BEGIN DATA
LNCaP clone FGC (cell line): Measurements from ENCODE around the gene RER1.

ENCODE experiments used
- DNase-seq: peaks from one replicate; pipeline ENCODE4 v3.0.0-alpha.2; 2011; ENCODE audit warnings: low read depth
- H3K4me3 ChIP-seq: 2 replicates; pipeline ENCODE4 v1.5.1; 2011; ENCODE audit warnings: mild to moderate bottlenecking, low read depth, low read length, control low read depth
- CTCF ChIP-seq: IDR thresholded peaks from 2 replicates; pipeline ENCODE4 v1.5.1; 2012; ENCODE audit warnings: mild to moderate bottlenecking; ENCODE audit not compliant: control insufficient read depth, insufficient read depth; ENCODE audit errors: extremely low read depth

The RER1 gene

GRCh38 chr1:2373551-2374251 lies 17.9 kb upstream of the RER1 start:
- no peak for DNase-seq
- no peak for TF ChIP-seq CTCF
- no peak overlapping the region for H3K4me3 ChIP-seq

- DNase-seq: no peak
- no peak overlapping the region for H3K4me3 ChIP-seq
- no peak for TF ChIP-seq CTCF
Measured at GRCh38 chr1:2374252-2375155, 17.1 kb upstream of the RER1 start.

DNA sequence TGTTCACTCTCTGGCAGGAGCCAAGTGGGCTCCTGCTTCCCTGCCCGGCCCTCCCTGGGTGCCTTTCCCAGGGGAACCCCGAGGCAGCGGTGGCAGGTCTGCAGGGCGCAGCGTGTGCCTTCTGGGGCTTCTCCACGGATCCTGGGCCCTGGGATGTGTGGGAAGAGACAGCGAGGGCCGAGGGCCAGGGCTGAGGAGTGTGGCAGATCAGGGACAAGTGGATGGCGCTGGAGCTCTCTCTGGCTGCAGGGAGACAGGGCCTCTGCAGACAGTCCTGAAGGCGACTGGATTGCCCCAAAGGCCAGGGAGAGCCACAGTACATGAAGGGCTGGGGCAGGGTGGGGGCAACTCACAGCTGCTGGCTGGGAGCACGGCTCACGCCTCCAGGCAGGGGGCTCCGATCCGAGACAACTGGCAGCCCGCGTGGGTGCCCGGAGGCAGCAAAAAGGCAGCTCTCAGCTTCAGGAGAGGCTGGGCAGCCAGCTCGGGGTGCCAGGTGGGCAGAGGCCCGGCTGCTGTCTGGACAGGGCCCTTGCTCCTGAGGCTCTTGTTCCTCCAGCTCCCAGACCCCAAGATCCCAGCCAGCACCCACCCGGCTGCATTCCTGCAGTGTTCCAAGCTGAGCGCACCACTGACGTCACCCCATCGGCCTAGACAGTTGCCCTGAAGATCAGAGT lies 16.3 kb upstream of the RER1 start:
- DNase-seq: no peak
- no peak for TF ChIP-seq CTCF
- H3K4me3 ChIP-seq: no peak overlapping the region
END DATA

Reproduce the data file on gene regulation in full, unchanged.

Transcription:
LNCaP clone FGC (cell line): Measurements from ENCODE around the gene RER1.

ENCODE experiments used
- DNase-seq: peaks from one replicate; pipeline ENCODE4 v3.0.0-alpha.2; 2011; ENCODE audit warnings: low read depth
- H3K4me3 ChIP-seq: 2 replicates; pipeline ENCODE4 v1.5.1; 2011; ENCODE audit warnings: mild to moderate bottlenecking, low read depth, low read length, control low read depth
- CTCF ChIP-seq: IDR thresholded peaks from 2 replicates; pipeline ENCODE4 v1.5.1; 2012; ENCODE audit warnings: mild to moderate bottlenecking; ENCODE audit not compliant: control insufficient read depth, insufficient read depth; ENCODE audit errors: extremely low read depth

The RER1 gene

GRCh38 chr1:2373551-2374251 lies 17.9 kb upstream of the RER1 start:
- no peak for DNase-seq
- no peak for TF ChIP-seq CTCF
- no peak overlapping the region for H3K4me3 ChIP-seq

- DNase-seq: no peak
- no peak overlapping the region for H3K4me3 ChIP-seq
- no peak for TF ChIP-seq CTCF
Measured at GRCh38 chr1:2374252-2375155, 17.1 kb upstream of the RER1 start.

DNA sequence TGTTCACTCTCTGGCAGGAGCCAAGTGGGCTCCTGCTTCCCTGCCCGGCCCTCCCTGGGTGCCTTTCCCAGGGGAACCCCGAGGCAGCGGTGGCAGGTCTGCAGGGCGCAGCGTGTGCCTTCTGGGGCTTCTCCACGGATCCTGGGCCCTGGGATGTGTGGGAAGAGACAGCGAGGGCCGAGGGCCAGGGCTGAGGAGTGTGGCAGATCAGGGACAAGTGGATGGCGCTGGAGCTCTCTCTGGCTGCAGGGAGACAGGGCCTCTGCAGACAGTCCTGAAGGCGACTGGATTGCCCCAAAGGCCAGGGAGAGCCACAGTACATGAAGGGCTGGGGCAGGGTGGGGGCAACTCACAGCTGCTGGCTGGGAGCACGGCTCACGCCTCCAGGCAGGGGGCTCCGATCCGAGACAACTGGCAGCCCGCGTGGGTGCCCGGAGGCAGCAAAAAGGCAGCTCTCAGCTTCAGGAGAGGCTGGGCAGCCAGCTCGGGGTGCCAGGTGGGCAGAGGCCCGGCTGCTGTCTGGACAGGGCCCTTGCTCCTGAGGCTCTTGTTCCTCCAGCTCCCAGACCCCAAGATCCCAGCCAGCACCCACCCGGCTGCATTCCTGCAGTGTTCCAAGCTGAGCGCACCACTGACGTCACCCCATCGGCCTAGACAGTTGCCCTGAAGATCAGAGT lies 16.3 kb upstream of the RER1 start:
- DNase-seq: no peak
- no peak for TF ChIP-seq CTCF
- H3K4me3 ChIP-seq: no peak overlapping the region